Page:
One can be forgiven for assuming that a primary election in Florida -- a state with a huge Latino population, often touted as the gateway to Latin America -- would offer the best time and place to have a serious debate about how the United States should deal with its closest neighbors, its proverbial "backyard." But that would be ignoring past experience and today's political realities.
Indeed, when it comes to Latin American policy it is generally wise to keep expectations in check. The Republican candidates have eschewed the tough questions and preferred to fantasize about space centers rather than take a hard look at the countries nearest to Miami's shores. To the extent Latin America was treated at all, the discussion has been dominated by phantom threats and tired bromides.
There is, of course, a real threat ravaging a number of countries close to Florida -- and whose citizens make up a substantial share of the growing Latino population in the United States. Drug-fueled criminal violence has, according to official statistics, claimed close to 48,000 Mexican lives since 2006, when Felipe Calderón came to office. Mexico, which is holding elections in five months is, as George W. Bush once rightly said, the United States' "most important bilateral relationship."
What happens in Mexico is fundamental to U.S. interests. Yet not a serious word was uttered among the candidates about whether the current U.S. policy, reflected in an aid package known as the Merida Initiative, adequately addresses the problem -- or whether different approaches or ideas to the drug war should be considered.
The situation in the "northern triangle" countries of Guatemala, Honduras, and El Salvador is even more alarming. Central American governments are overwhelmed and outmatched, unable to cope with a growing crime wave. A recent report in the Miami Herald about Honduras was particularly chilling. Honduras now has the world's highest homicide rate (82.1 per 100,000 residents). Nearly 7,000 homicides were recorded in 2011, a 250 percent increase in half a dozen years. Organized crime pervades the country's police forces.
How should the United States respond to such rampant lawlessness? Clearly the current Honduran government is overwhelmed and doesn't have sufficient resources or capacity. To be sure, in the Florida debate Rick Santorum was critical of Barack Obama's mistakes in responding to the June 2009 political crisis. But how should the president deal with today's reality? And how does this grave situation compare with other foreign-policy priorities? Plausible scenarios are dire, but the United States has a fundamental interest in safeguarding fragile democracies in a neighboring region. (Obama also avoided this issue in his recent State of the Union address.)
Drug policy is a key dimension of the current crisis. Drugs -- in Central America, chiefly cocaine -- fuel much of the violence, yet are apparently an issue unworthy of discussion in a U.S. presidential race (with the exception of Ron Paul, who has no chance of being nominated). True, the inflated rhetoric associated with the "war on drugs" has notably abated. U.S. politicians no longer say, as George H. W. Bush did in 1989, that anti-drug efforts "will require the bravery and sacrifice that Americans have shown before and must again." But policies persist that, despite an investment of billions of dollars over the last four decades, have yielded few positive results. Much to the chagrin of most Latin Americans, there is no appetite in Washington to entertain alternative approaches.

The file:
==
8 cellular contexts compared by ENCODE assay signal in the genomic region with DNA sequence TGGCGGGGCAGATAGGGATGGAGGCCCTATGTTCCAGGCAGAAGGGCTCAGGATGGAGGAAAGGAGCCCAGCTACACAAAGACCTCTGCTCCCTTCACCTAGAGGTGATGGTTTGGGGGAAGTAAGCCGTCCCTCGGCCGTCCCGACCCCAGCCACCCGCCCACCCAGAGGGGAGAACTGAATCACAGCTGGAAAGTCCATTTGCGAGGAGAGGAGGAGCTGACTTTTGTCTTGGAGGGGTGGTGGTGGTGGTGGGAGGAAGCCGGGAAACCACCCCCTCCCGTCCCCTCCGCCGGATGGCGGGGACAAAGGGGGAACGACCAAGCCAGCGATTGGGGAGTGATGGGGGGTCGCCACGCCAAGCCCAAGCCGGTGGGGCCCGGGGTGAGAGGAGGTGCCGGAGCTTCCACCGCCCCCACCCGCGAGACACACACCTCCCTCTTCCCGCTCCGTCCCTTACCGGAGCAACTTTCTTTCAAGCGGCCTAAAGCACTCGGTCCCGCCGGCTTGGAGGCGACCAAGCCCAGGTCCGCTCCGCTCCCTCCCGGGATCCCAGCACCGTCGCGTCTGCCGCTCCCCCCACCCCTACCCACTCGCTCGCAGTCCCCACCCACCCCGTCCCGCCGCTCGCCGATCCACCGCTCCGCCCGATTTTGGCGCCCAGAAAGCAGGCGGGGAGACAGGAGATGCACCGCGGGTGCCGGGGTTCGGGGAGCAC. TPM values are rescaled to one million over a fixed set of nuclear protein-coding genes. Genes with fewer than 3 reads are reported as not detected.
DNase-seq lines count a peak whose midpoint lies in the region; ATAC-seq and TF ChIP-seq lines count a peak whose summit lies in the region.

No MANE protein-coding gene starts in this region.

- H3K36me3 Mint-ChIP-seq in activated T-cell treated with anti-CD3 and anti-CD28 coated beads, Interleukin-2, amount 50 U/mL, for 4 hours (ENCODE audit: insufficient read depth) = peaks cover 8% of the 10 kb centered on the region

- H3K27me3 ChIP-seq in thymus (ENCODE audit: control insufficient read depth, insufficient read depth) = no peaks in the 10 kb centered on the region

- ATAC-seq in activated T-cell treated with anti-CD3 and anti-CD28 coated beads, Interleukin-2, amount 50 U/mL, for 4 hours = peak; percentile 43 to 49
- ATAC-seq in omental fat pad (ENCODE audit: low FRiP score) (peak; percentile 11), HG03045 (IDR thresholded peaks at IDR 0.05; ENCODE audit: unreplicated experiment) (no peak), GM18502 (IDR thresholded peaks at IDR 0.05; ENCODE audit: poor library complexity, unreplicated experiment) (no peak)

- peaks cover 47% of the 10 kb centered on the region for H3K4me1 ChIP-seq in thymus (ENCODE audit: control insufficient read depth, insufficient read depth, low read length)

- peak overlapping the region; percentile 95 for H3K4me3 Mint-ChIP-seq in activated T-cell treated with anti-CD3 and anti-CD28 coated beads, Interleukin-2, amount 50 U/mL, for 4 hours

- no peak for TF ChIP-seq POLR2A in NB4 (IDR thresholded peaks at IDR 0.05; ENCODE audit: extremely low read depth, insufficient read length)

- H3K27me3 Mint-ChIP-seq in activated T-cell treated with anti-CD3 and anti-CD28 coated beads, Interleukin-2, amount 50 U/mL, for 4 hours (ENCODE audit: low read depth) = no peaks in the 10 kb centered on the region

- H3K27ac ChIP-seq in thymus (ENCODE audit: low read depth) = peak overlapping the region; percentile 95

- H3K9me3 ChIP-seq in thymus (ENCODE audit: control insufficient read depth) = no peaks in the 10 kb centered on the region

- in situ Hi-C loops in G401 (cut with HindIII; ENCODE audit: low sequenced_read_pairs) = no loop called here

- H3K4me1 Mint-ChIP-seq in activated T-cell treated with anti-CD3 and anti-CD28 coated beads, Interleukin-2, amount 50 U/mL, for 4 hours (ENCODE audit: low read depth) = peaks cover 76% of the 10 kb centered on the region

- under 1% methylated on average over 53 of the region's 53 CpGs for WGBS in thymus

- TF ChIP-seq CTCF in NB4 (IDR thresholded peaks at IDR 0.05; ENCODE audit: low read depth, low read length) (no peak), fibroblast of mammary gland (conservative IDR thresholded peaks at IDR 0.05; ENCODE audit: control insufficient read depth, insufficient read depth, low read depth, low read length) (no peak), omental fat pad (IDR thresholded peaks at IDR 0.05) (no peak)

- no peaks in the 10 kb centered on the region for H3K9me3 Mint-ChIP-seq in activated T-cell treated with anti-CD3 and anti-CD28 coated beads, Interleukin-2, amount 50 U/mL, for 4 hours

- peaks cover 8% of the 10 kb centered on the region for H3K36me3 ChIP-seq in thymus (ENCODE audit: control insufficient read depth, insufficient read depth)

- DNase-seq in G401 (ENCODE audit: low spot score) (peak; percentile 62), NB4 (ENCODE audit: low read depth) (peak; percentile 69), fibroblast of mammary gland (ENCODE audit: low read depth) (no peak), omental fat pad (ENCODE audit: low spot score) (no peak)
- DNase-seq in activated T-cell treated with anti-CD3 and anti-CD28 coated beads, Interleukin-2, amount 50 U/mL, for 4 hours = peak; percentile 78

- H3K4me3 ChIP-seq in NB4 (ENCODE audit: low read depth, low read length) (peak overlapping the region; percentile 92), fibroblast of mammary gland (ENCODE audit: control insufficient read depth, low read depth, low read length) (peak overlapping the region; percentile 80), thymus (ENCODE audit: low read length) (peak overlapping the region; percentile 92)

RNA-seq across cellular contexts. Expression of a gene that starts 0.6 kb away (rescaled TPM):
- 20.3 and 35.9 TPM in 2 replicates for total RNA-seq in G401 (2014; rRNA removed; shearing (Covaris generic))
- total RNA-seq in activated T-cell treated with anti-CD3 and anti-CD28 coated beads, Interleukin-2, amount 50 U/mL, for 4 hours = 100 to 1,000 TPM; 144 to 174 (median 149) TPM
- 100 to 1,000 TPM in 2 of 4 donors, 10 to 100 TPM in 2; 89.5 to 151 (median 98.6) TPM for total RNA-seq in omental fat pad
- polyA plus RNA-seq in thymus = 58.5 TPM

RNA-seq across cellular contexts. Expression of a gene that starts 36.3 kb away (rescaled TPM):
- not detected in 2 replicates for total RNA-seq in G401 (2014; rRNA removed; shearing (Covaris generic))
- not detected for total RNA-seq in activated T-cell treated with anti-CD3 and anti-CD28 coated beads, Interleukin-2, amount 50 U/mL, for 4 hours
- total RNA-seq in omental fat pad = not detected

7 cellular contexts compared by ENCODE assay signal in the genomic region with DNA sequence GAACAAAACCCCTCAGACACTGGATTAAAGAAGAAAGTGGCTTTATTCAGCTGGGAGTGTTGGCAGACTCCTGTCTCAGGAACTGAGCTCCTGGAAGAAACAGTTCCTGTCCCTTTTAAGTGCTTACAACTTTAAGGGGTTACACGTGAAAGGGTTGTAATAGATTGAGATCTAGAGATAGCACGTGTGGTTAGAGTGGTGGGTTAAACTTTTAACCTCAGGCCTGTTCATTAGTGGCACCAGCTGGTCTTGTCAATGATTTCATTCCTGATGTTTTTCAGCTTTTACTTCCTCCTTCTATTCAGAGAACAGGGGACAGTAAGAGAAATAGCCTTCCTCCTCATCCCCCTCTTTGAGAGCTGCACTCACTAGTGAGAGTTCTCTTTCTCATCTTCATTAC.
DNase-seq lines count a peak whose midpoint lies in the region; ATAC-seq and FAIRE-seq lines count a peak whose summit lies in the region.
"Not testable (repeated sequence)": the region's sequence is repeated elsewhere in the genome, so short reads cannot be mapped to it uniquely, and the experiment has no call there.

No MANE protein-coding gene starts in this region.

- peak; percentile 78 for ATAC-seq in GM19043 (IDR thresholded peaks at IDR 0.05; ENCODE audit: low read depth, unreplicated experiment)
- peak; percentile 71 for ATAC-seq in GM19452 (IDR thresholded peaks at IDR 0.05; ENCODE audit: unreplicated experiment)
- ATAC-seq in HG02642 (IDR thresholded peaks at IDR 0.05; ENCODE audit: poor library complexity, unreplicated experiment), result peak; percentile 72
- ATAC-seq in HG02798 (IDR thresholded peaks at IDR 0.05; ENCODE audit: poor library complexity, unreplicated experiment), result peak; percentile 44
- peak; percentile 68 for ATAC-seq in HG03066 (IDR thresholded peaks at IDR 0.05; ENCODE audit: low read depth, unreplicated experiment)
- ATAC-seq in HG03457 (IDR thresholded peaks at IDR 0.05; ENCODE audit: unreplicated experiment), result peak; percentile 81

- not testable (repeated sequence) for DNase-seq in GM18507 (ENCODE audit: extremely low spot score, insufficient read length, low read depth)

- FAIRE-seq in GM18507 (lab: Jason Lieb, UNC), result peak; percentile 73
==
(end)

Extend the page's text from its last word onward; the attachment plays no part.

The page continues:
A serious debate on the drug war would feature the candidates' responses to the recommendations made in a 2009 commission report headed by three respected Latin American ex-presidents -- Fernando Henrique Cardoso of Brazil, Ernesto Zedillo of Mexico, and César Gaviria of Colombia. The report underlines the risks posed by the growing drug problem to democracy in the region, calls for a wide-ranging policy review, and urges specific measures, such as the legalization of marijuana. Colombia's current president, Juan Manuel Santos, has also reiterated appeals for a global debate on drug policy, beginning with consumer countries such the United States. Far more Latin Americans have died in the ill-conceived drug war over the years than during the Arab uprisings. But few in Washington appear to care about the former.
The Republican candidates did, of course, talk about immigration, another major concern of most Latin Americans. But the debate was far from edifying, and there was no sense that for Latin Americans immigration is also a foreign-policy issue. Building a wall on the U.S.-Mexico border, for example, is seen as an affront to Latin Americans, and makes cooperation on other issues more problematic (of course, Democrats also view immigration as an entirely domestic issue). It will be difficult to build more constructive and deeper relationships with many countries in the region unless the broken U.S. immigration system -- reflected in millions of productive and hard-working Latinos living in fear of deportation -- is fixed.
New York Mayor Michael Bloomberg has rightly linked immigration reform to the country's economic well-being, and in a number of interviews former Secretary of State Condoleezza Rice has stressed that comprehensive reform is essential. "Some of the harsher things said about immigration are both shortsighted and, ultimately, in the long-term, will undo one of the great strengths of the United States," she said recently. Are any of the Republican candidates listening?